Comments: I hadn't heard of this book nor had I ever read a book by the Wallaces before but the cover was cute and the Wallaces have written a lot of books so I thought it was worth trying. Bub and his mother travel to the valley for the winter and meet up with other creatures of the forest including a nearby people family and a grouchy bear. We really enjoyed this book and it won't be the last we read by the authors. This is actually a sequel to another book but read as a stand-alone nicely. This is a talking animal story but is not fantastical at all, the animals are very much regular animals and we learn a lot about the forest wildlife as the mother teaches young Bub. Many funny scenes and the characters were adorable. My favourite was a horse on the farm who wasn't originally from the valley but came from "The Valley", and talked like a Valley Girl. My son's favourite was the grumbling beaver who was still working on his lodge even though winter had already come. Recommended for 7-9 year olds.

Thursday, October 18, 2007

#96. A Gift of Magic

A Gift of Magic by Lois Duncan

Pages: 230
Finished: Oct. 17, 2007
Reason for Reading: Lois Duncan is a new favourite author and I'm reading her books
First Published: 1971
Genre: supernatural
Rating: 4/5

First Sentence:

"Once upon a time in a house by the sea, lay an old woman, a special old woman who had the gift of magic."

Comments: An old woman lays dying and she bequeaths each of her grandchildren a gift: the gift of music, the gift of dance and the gift of magic. Nancy received the gift of magic and she comes to realize that using her gift for evil is very easy but to use her gift for good is so much harder. Lois Duncan delivers again! This is another wonderful book. Most of the book reads like a typical teen novel centering around the relationships of the siblings with each other and their recently divorced mother. Then the magic element is introduced and the atmosphere turns creepy. I've learnt I cannot predict a Lois Duncan ending and once again the story took a turn I hadn't expected and the very last sentence of the book is fabulous.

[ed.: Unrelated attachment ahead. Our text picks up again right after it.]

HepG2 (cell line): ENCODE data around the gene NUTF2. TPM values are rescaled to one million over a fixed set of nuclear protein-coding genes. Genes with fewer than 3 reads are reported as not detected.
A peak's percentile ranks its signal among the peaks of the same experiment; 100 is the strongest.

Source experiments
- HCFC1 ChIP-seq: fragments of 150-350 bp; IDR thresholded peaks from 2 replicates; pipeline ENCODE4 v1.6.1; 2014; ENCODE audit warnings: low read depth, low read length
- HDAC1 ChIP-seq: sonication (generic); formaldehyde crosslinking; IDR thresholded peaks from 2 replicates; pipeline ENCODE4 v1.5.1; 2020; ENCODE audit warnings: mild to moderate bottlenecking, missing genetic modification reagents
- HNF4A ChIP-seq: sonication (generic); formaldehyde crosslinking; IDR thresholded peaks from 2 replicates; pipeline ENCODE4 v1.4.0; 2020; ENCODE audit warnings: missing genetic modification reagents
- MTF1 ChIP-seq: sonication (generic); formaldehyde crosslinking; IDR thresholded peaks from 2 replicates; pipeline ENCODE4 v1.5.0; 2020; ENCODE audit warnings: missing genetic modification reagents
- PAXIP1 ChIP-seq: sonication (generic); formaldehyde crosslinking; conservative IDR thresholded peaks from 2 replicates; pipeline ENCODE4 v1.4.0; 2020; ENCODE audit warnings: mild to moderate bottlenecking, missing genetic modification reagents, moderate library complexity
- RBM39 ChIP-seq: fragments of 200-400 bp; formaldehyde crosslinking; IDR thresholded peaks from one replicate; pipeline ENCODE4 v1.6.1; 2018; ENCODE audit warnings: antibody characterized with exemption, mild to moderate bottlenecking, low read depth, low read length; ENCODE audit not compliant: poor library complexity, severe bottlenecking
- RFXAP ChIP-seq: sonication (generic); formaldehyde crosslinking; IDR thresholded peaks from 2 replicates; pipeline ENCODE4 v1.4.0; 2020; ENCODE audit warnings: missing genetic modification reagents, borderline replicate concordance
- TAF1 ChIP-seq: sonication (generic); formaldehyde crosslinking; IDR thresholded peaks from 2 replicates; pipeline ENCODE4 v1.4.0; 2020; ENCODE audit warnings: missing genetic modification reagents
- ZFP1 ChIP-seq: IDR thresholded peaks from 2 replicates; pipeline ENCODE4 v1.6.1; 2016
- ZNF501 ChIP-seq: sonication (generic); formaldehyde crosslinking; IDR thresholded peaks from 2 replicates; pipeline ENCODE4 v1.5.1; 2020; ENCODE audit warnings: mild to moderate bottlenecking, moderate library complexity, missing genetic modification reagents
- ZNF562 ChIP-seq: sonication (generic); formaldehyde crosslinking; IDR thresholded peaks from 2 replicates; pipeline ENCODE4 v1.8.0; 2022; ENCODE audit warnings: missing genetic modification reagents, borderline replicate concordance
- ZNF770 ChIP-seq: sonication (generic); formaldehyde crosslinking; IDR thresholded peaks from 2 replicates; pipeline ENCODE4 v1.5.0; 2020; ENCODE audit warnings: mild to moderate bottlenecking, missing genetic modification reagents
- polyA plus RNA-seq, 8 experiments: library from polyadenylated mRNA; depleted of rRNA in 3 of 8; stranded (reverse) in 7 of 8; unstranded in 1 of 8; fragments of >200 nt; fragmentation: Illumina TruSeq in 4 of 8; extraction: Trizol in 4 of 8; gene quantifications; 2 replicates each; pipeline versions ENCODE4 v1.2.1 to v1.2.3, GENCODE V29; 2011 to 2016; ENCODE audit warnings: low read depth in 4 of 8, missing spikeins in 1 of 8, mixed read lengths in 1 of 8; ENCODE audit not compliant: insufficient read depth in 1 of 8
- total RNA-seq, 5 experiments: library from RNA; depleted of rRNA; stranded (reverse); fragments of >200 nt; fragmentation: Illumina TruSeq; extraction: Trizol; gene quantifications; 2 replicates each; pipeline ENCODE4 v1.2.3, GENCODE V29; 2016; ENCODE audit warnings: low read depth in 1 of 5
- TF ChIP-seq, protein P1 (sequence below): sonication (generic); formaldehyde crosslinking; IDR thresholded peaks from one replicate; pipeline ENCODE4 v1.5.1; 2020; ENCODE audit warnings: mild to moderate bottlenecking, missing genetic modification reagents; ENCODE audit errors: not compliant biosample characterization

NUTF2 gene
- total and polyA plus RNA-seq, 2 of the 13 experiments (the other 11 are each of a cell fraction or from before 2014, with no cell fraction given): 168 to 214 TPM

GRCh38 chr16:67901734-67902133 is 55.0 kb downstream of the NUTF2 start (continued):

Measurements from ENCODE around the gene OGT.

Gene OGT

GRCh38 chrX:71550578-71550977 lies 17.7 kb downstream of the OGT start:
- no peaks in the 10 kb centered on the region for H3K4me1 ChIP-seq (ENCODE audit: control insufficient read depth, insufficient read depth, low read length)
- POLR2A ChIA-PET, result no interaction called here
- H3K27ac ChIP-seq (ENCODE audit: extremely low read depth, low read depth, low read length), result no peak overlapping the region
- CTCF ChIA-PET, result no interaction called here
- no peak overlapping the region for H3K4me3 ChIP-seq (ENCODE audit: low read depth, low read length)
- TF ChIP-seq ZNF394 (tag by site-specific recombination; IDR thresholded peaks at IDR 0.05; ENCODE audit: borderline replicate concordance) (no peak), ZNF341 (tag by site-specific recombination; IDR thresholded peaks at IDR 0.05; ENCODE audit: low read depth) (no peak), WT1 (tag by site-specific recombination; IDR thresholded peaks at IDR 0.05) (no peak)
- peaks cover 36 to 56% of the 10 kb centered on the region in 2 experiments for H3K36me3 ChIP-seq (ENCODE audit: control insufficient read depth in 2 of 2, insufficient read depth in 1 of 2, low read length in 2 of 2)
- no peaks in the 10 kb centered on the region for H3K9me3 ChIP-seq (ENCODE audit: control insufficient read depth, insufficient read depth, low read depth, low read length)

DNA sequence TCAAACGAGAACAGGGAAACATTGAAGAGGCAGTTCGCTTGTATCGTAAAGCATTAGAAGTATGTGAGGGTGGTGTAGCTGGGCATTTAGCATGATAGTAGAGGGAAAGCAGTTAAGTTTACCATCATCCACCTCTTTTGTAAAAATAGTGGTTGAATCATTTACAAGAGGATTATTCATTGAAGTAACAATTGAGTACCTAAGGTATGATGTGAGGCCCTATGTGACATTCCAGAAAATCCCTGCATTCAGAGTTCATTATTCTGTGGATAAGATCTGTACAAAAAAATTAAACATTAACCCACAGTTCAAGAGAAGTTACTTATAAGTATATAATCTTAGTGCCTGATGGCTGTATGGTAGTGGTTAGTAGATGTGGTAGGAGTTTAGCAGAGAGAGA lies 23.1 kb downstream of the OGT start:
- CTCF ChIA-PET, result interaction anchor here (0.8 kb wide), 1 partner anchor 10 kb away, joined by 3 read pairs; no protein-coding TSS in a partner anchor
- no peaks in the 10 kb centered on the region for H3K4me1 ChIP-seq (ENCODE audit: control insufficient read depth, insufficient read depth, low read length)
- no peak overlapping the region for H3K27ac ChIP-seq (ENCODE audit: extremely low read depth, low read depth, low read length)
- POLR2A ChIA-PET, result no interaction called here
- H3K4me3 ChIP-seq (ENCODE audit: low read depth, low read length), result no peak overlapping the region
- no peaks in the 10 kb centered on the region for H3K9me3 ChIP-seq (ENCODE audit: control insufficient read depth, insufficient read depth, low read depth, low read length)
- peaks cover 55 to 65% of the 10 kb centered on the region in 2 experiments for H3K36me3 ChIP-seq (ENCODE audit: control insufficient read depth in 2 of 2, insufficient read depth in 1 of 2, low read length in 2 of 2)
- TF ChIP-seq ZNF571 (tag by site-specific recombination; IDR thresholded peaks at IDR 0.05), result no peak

I am really impressed with Duncan as an author. One thing that really impresses me is how her novels written in the sixties and seventies are not dated. Other YA authors should take note. Duncan does not use slang nor make pop-culture references and technology is very rarely mentioned. Occasionally there is a tiny indication that gives it away such as a mention of the Vietnam War or as in this novel with a mention of a Ford Fairlane. But her work (that I've read so far) is timeless and as relevant today as it was 30-40 years ago.

Wednesday, October 17, 2007

Governor General's Children's Lit Shortlist

The shortlist was announced today for Canada's Governor General's Literary Awards in the category of children's literature. There are awards for French, English, text and illustration. I'm interested in the English text award and plan to try and read all five shortlisted titles of which I have so far read zero. Sadly, my library only has two of the titles in circulation so I had to put the other three on Inter Library Loan. Hopefully, I'll receive them in time to read before the winner is announced on November 27.

Historical fiction is the theme of the day as each of the five titles takes place in the past: an American painter, escaped slaves in Ontario, 1960's space program, the explorer Henry Hudson, and a Hungarian Jew in Auschwitz. I'm very excited to read each of these.

The shortlist:

Carnation, Lily, Lily, Rose: The Story of a Painting by Hugh Brewster